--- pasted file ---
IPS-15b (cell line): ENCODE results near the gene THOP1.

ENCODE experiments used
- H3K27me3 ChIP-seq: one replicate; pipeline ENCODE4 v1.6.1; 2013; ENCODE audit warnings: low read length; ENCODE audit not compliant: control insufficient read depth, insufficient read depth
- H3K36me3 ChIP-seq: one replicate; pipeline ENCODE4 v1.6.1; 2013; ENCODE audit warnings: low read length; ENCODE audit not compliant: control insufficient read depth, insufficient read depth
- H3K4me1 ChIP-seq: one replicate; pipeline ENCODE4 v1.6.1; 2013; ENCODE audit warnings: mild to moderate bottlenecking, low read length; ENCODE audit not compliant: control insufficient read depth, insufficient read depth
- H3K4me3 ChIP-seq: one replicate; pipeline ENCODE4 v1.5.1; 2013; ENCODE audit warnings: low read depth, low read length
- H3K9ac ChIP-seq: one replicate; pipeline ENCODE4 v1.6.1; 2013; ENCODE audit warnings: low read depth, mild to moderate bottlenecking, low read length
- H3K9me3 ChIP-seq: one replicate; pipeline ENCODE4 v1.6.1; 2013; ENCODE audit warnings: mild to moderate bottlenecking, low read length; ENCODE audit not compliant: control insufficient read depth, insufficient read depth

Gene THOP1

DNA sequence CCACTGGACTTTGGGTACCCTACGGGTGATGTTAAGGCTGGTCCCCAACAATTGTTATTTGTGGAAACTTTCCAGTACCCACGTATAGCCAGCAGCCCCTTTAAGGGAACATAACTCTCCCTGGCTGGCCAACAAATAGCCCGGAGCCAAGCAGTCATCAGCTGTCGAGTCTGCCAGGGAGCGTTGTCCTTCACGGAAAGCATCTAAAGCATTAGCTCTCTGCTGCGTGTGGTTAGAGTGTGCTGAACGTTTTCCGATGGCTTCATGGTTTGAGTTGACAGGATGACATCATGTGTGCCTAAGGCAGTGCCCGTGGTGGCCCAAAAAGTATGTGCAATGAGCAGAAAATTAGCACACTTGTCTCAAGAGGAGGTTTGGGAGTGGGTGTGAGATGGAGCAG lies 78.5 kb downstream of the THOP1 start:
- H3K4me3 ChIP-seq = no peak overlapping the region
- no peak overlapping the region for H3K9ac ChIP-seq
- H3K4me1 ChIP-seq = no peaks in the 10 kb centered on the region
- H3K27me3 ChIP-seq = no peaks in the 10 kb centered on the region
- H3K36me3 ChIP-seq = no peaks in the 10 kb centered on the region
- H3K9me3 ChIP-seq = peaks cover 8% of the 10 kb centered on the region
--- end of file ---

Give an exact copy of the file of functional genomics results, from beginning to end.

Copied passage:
IPS-15b (cell line): ENCODE results near the gene THOP1.

ENCODE experiments used
- H3K27me3 ChIP-seq: one replicate; pipeline ENCODE4 v1.6.1; 2013; ENCODE audit warnings: low read length; ENCODE audit not compliant: control insufficient read depth, insufficient read depth
- H3K36me3 ChIP-seq: one replicate; pipeline ENCODE4 v1.6.1; 2013; ENCODE audit warnings: low read length; ENCODE audit not compliant: control insufficient read depth, insufficient read depth
- H3K4me1 ChIP-seq: one replicate; pipeline ENCODE4 v1.6.1; 2013; ENCODE audit warnings: mild to moderate bottlenecking, low read length; ENCODE audit not compliant: control insufficient read depth, insufficient read depth
- H3K4me3 ChIP-seq: one replicate; pipeline ENCODE4 v1.5.1; 2013; ENCODE audit warnings: low read depth, low read length
- H3K9ac ChIP-seq: one replicate; pipeline ENCODE4 v1.6.1; 2013; ENCODE audit warnings: low read depth, mild to moderate bottlenecking, low read length
- H3K9me3 ChIP-seq: one replicate; pipeline ENCODE4 v1.6.1; 2013; ENCODE audit warnings: mild to moderate bottlenecking, low read length; ENCODE audit not compliant: control insufficient read depth, insufficient read depth

Gene THOP1

DNA sequence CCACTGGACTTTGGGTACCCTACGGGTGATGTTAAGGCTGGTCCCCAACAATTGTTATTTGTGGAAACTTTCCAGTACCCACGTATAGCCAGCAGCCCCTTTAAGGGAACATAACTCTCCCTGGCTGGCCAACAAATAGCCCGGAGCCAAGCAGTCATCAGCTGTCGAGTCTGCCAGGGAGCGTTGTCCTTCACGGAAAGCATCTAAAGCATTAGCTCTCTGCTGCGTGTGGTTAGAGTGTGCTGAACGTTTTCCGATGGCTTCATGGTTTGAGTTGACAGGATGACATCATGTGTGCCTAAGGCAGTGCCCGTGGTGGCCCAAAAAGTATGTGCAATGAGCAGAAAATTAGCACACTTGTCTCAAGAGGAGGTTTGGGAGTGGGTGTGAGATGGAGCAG lies 78.5 kb downstream of the THOP1 start:
- H3K4me3 ChIP-seq = no peak overlapping the region
- no peak overlapping the region for H3K9ac ChIP-seq
- H3K4me1 ChIP-seq = no peaks in the 10 kb centered on the region
- H3K27me3 ChIP-seq = no peaks in the 10 kb centered on the region
- H3K36me3 ChIP-seq = no peaks in the 10 kb centered on the region
- H3K9me3 ChIP-seq = peaks cover 8% of the 10 kb centered on the region